• The belief is that the Bengals are talking to pending free agent kicker Randy Bullock about a new contract, writes Geoff Hobson of the team’s website. Re-signing Bullock wouldn’t stop the Bengals from searching for other options at the position, notes Hobson. The 27-year-old Bullock didn’t join the Bengals until mid-December, when they claimed him off waivers from division-rival Pittsburgh after releasing Mike Nugent. Bullock, who was a member of three teams in 2016 (the Giants were the other), connected on 5 of 6 field goal tries and all six extra points in three games with Cincinnati.
  • The Broncos made a minor change to their Vance Joseph-led staff Tuesday, promoting special teams quality control coach Chris Gould to assistant special teams coach. They’re also set to retain Klint Kubiak, the son of previous Broncos head coach Gary Kubiak, as their offensive assistant/quarterbacks coach, per Nicki Jhabvala of the Denver Post.

Jets To Retain Todd Bowles, Mike Maccagnan

The Jets have officially announced that head coach Todd Bowles and general manager Mike Maccagnan will return for the 2017 season.Mike Maccagnan/Todd Bowles (Vertical)

[RELATED: New York Jets Depth Chart]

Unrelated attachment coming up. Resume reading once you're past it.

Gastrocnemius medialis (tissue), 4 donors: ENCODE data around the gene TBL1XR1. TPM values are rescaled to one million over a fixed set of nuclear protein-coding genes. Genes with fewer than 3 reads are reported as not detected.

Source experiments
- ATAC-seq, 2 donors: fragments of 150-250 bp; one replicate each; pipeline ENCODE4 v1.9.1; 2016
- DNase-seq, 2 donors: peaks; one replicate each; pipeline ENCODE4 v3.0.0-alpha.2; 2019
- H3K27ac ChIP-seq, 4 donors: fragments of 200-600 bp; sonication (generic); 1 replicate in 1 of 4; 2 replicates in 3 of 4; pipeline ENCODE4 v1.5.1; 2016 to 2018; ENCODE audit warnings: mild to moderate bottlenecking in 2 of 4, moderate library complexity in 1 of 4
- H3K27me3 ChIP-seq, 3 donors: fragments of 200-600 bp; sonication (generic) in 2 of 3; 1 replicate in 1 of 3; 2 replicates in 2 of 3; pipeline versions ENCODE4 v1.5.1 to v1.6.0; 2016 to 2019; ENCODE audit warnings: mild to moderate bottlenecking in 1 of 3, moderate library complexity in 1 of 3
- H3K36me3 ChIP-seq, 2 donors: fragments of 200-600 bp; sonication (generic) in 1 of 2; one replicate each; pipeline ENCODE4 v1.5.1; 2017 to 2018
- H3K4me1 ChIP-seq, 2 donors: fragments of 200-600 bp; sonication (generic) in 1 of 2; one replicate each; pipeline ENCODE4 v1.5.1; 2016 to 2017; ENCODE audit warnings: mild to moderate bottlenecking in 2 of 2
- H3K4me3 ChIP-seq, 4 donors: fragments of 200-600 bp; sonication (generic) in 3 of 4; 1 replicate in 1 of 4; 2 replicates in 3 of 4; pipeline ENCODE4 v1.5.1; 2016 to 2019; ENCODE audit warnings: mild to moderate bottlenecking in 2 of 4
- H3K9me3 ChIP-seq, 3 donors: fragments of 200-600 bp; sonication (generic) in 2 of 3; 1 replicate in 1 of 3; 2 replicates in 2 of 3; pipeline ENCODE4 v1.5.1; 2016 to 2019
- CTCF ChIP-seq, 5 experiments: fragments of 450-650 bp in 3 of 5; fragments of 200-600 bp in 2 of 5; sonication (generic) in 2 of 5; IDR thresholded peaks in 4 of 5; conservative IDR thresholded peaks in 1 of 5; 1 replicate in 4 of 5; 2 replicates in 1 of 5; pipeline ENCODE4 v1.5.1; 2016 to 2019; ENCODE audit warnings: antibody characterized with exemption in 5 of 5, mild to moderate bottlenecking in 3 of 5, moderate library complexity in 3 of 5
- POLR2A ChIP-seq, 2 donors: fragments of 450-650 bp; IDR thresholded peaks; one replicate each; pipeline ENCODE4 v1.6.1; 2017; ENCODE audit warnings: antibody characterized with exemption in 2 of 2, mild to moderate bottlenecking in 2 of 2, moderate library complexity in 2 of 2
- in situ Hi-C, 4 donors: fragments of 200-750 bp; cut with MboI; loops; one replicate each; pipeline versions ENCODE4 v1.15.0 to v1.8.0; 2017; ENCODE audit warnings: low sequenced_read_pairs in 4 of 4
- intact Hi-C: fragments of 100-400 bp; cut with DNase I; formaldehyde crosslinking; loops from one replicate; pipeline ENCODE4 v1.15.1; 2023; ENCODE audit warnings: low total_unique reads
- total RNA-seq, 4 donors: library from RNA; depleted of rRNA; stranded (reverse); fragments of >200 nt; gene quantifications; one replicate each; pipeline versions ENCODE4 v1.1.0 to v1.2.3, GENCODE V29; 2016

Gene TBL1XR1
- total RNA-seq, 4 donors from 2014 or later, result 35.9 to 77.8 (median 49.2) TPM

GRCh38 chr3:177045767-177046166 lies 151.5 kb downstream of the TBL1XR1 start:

Both decision-makers were largely expected to be retained for the 2017 campaign, as Rich Cimini of ESPN.com recently reported that Bowles and Maccagnan would receive “mulligans” from ownership. Clearly, the 2016 season didn’t go as planned — instead of building upon a solid 2015, New York regressed to a 5-11 record, last in the AFC East. The Jets ranked dead last in DVOA heading into Week 17, and were porous on both sides of the ball, placing 31st in offense and 26th on defense.

The Jets figure to be active this offseason in terms of clearing cap space — currently, the club projects to be nearly $5MM over the cap in 2017, meaning Maccagnan and staff will need to release several veterans in order to be in compliance. Meanwhile, New York’s coaching staff could also undergo changes, and offensive coordinator Chan Gailey is expected to be the first coach fired.

Photo courtesy of USA Today Sports Images.

Coaching Notes: Panthers, Bears, 49ers, Jets

After going 15-1 and losing the Super Bowl last season, the Panthers have taken a huge step back in 2016. The team enters the final week of the season with a 6-9 record, and both the offense and the defense rank towards the bottom half of the league in several team stats.